We continue with talking about what makes a great statistics professor, I would be remiss if I didn’t talk about THE book on great teaching: “What the Best College Teachers Do” by Ken Bain (2004). I have previously written about Bains approach to teaching, when talking about how to help students master the concepts of statistics https://statisticalsage.wordpress.com/2011/03/08/more-than-calculations-guiding-students-to-thinking-with-statistics/. Now, I would like to briefly review Bain’s points on what makes a great teacher, though I highly encourage you to add this book to your own personal collection. Chance are your school’s Center for Excellence in Teaching and Learning has a copy for you to borrow. Reading this book might be a great way to “refresh” between semesters.
Under each of Bain’s points, I am including links to prior blogs that review each of these components. Briefly,according to Bain the best teachers:
1. Know their stuff … they know the material that they are teaching, and they know it well … plus, they know about teaching and how students learn.
2. Actively and intentionally prepare to teach.
I suppose this entire blog is dedicated to getting applied statistics professors to think about teaching, and to help them prepare. Everything from designing a syllabus (e.g., https://statisticalsage.wordpress.com/2011/08/16/backward-design-and-syllabus-formation/) to identifying areas where students are more likely to have challenges (e.g., https://statisticalsage.wordpress.com/2011/09/21/difficult-concepts-research-hypotheses-vs-statistical-hypotheses/ or https://statisticalsage.wordpress.com/2011/09/06/difficult-concepts%e2%80%94degrees-of-freedom/) Ultimately, great teachers approach teaching with the same gusto they approach scholarship.
3. Expect more of their students.
Professors who expect more from students, have students who simply learn more http://nsse.iub.edu/institute/documents/briefs/DEEP%20Practice%20Brief%206%20What%20Faculty%20Members%20Can%20Do.pdf. Sure, there are times when we all want to nash our teeth and clench our fists, as we wonder … what is going on in their heads … but in the end, students are more likely to be successful when teachers hold high expectation, and communicate it explicitly and implicitly.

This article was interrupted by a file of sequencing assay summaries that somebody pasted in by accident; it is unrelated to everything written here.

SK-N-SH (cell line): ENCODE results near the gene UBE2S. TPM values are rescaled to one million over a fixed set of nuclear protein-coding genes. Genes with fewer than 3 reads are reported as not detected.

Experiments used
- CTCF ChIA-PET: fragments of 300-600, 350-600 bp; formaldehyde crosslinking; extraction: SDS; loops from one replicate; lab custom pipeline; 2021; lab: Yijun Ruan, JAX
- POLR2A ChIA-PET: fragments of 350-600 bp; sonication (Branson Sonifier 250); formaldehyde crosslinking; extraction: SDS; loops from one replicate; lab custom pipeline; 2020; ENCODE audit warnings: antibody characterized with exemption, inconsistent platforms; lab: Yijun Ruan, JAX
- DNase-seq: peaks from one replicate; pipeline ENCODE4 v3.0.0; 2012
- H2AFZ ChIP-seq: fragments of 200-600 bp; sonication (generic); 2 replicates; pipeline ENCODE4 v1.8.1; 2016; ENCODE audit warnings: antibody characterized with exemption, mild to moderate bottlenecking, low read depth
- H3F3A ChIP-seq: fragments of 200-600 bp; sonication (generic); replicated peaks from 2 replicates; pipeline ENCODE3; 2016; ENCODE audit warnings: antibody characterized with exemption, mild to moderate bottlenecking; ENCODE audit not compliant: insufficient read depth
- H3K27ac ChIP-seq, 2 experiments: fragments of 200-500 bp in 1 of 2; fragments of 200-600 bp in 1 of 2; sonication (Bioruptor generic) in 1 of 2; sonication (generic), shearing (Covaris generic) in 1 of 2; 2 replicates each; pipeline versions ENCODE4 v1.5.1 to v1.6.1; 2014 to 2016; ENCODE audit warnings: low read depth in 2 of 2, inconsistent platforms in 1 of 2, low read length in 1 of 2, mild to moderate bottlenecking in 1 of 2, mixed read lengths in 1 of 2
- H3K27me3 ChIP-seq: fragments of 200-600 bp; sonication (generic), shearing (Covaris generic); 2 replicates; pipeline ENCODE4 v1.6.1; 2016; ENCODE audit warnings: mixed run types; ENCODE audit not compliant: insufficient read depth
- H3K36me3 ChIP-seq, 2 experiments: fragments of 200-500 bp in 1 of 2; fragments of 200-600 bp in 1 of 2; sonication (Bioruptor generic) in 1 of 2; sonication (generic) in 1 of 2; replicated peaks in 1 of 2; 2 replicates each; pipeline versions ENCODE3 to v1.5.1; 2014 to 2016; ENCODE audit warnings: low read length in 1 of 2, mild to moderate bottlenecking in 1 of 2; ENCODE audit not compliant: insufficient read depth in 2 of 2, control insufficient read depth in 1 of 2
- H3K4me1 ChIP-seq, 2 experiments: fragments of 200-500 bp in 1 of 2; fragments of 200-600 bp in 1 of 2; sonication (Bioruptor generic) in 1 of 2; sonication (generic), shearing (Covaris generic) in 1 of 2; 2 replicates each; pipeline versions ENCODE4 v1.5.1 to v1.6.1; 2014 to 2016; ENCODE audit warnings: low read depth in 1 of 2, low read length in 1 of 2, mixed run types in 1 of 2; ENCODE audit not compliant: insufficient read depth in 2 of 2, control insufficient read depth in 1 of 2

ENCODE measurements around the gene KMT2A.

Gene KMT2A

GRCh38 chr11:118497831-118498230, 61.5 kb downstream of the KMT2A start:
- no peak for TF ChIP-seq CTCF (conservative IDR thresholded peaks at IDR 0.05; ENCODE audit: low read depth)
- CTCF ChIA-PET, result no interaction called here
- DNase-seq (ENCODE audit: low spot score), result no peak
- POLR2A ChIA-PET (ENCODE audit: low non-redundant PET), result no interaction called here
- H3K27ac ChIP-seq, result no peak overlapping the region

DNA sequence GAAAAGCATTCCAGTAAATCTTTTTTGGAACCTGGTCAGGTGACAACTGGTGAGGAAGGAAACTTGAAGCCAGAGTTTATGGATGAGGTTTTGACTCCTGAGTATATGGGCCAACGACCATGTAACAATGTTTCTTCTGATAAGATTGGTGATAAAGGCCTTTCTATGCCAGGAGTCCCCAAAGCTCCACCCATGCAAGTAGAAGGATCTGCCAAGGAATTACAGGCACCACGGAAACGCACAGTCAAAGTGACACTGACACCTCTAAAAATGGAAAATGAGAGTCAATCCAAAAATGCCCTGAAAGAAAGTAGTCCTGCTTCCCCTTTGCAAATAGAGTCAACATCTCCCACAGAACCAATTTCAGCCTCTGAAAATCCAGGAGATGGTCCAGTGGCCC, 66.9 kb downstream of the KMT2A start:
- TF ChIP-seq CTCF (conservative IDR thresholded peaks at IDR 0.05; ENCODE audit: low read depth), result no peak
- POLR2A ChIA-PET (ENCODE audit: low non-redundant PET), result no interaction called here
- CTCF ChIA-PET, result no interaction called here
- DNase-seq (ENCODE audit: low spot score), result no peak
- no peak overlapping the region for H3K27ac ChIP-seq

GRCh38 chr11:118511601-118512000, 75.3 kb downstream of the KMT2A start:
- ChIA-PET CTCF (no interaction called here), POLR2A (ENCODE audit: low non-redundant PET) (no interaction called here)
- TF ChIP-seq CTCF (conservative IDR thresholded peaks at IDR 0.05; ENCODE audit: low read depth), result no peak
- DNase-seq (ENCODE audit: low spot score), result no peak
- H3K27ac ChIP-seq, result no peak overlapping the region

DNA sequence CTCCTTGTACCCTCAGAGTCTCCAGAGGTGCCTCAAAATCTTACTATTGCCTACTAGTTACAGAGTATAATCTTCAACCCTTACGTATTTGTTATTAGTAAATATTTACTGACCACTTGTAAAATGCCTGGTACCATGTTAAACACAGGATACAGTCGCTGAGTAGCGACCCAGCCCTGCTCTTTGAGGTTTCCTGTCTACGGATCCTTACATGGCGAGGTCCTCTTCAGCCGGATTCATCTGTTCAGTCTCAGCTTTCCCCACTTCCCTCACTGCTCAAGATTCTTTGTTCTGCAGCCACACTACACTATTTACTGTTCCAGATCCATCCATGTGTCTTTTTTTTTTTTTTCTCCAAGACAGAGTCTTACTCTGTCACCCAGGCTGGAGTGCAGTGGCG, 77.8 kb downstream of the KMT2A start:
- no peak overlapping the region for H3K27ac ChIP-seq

4. Create a creative and critical learning environment.
This is covered well by Bain, and reviewed in this blog https://statisticalsage.wordpress.com/2011/03/08/more-than-calculations-guiding-students-to-thinking-with-statistics/. Of course, focusing on the concepts of statistics and the application of them goes a long way at creating a creative and critical learning environment: https://statisticalsage.wordpress.com/2010/09/07/concepts-or-computations/.
5. Trust that students want to learn, and treat students with decency.
One of the most read blogs on Statistic Sage addresses the idea of simply being decent with students: https://statisticalsage.wordpress.com/2010/09/19/want-to-engage-students-dont-be-an-idiot/
6. Assess student learning continuously, and are continually conducting self evaluation.
This can be done directly https://statisticalsage.wordpress.com/2011/12/06/evaluating-the-teacher/ AND indirectly https://statisticalsage.wordpress.com/2011/11/14/the-texas-two-step-indirect-and-informal-assessment/.
Though no one is perfect, striving towards excellence in teaching is always time well spent.